One year ago, I had a three-book contract with a local publisher, rewrites to do before the book launch scheduled for October, a book tour to plan, and money in the bank. My dream was coming true. So I retired from the corporate world.
Suddenly, there was no alarm clock to jar me awake every morning before dawn, no traffic to deal with, no lost time commuting, and no one making demands of my time or energy.
However, all has not gone as planned. Just as I completed the rewrites and were in discussions on book cover designs and where to have launches, the publisher went out of business. My world shattered.
After receiving that news, I was up again before dawn, crying, worrying and praying. Had I done the right thing? How could I have been so stupid? Then I played what if with myself: What if Rob or I had a serious accident or illness? What if we lost everything in a house fire? What if the economy went into a depression and we lost all our savings?
And no one ever tells you about the loneliness. One day, after I completed a chapter, I turned around to ask a co-worker about lunch – but there was no one there. Just me, my spouse, and the dogs.
I spoke with a friend of mine who advised it took at least six months to get used to the lifestyle change. And she confirmed that it was a lifestyle change, not something I had done to myself. So I gave myself six months to see if I felt any different.
Beaming with new-found confidence, I sent the manuscript off to a couple of publishers that had expressed interest in the novel. I also applied to job sites and employment placement agencies—just in case.
Six months passed, and several agencies advised that my skill set, experience, and maturity were not major influences in the current work environment. Should I chose to go back to school and beef up my computer skills in at least five different software programs, I might be able to get an entry-level position in downtown Atlanta or Alpharetta. For $15 an hour. And a 2-hour commute each way. And I would be in direct competition with kids fresh out of college.
On top of that, from November through April, it rained nearly every day, which did nothing to appease my fears and worry. And I still haven’t heard back from either of the publishing houses.
With no real purpose, and nothing to do during those rainy days, Rob and I also fell into a routine of watching TV while I crocheted all day or going to doctor appointments.
And I ate heartily of the evening meals my husband prepared, eventually gaining over fifteen pounds.
As the days, weeks, and months passed, I worried and pondered and thought even more.
Do I go speak with a guidance counselor about going back to college to earn another degree and debt so I can work until I’m seventy five to pay it off?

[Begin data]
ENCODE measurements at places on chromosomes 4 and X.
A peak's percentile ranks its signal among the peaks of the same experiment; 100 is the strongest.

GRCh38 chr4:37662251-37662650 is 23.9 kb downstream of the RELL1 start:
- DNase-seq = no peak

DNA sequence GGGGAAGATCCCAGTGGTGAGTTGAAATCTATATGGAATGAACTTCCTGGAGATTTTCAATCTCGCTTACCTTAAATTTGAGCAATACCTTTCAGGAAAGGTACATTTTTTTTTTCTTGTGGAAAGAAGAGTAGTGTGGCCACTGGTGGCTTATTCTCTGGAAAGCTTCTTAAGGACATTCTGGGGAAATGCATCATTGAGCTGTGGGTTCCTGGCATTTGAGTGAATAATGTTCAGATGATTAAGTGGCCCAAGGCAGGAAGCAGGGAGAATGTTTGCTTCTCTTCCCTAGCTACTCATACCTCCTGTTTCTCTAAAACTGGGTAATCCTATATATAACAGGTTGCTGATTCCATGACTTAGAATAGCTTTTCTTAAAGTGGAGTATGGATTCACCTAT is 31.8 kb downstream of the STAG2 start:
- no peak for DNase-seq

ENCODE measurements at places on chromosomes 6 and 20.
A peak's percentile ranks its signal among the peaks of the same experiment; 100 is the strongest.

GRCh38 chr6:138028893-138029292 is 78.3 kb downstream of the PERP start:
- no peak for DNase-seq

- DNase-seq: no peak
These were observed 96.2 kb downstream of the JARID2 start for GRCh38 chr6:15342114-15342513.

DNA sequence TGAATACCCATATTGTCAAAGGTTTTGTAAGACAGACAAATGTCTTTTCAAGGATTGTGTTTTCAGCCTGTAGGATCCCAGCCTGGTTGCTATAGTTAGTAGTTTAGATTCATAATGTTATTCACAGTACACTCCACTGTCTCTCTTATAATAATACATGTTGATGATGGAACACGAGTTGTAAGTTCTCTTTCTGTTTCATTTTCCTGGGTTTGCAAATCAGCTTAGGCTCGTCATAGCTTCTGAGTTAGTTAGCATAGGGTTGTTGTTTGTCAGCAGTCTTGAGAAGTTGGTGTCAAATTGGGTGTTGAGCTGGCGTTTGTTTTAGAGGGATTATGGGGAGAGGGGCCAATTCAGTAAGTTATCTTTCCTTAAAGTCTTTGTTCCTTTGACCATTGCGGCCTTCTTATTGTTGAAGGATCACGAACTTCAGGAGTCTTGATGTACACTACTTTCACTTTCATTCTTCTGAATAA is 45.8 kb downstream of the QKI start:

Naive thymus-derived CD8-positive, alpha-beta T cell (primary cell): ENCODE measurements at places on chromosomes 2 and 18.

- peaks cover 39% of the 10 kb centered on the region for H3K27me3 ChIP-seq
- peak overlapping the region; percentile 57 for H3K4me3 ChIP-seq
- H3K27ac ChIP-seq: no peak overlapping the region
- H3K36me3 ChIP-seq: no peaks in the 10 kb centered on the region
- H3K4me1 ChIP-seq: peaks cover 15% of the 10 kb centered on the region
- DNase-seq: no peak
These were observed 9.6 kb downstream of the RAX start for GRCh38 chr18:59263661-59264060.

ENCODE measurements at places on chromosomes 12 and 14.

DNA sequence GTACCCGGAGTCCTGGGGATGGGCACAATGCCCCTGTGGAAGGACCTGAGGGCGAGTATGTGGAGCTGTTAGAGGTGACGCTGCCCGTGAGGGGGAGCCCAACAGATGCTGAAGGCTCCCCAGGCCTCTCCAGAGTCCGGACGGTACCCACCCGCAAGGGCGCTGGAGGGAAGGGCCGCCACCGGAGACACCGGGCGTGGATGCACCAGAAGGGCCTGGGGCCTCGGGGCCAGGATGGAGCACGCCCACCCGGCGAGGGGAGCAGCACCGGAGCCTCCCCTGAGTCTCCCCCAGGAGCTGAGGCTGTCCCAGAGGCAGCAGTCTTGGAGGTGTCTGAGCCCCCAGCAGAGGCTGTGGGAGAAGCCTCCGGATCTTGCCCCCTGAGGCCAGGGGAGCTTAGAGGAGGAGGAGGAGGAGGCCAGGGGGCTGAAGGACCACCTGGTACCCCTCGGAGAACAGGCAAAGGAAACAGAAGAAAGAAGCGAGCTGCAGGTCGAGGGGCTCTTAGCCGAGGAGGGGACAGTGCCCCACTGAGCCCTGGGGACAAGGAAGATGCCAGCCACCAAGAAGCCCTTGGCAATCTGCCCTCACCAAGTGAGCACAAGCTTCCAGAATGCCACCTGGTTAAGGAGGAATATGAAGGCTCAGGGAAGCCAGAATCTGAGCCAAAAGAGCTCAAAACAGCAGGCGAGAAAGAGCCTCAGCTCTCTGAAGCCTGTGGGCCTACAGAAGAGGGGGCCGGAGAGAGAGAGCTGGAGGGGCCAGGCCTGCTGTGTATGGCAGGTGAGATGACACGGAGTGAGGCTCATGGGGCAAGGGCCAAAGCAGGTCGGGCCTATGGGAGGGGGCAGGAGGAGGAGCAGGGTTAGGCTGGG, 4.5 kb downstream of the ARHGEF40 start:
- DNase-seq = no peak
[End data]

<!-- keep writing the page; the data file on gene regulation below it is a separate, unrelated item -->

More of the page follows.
Do I speak with a counselor about how best to deal with the loneliness and depression?
Do I get a mentor to assist in focusing on producing other novels in my head? But several of my writer friends have told me over and over that books are not selling.
My daughter suggested I volunteer at a local charity. If I volunteered at the Humane Society, I know I would be heartbroken over every stray and bring them home, which would be detrimental, not only to the animals, but to my bank account, as well as mine and my husband’s sanity.
Volunteer at a children’s hospital? I wouldn’t be able to hide my tears and fears from the patients, which would depress the poor kids even more.
And there’s still the question of what do I do about the lack of income?
People have suggested I become an entrepreneur and sell products or life insurance or real estate. Don’t make me laugh. I couldn’t sell heaters to Alaskans in the middle of winter.
So what is a poor, old woman to do?
Until I find my real purpose, I spend my time reading an awful lot of books in several different genres.
I teach myself new crochet stitches and incorporate them into scarfs and afghans for Christmas presents.
I continue meeting with my writing and critique groups.
I started a weight-loss program, then signed up for Pilates classes, became a member of the aquatic club, and take the dogs on five-mile walks a couple of times a week.
With my exercise and new eating regime, I have lost ten of those 15 pounds.
I write articles for a local magazine, which pays fairly well, but is not sustaining.
I wrote several personal essays that my writing instructor suggested I send to publications. One of my essays was on my passion for Turner Classic Movies. I took a chance and sent it to the TCM Backlot Atlanta chapter president, who published “The Golden Age of Hollywood” on their website.
While I await feedback from the publishing houses, I keep in touch with my editor who is mentoring me on completing the other novels in my head.
And I’m waiting for my next assignment from the magazine publisher.
I still get up some mornings before dawn and cry, worry, and pray but I know God has something better planned for me.
Just in His own time.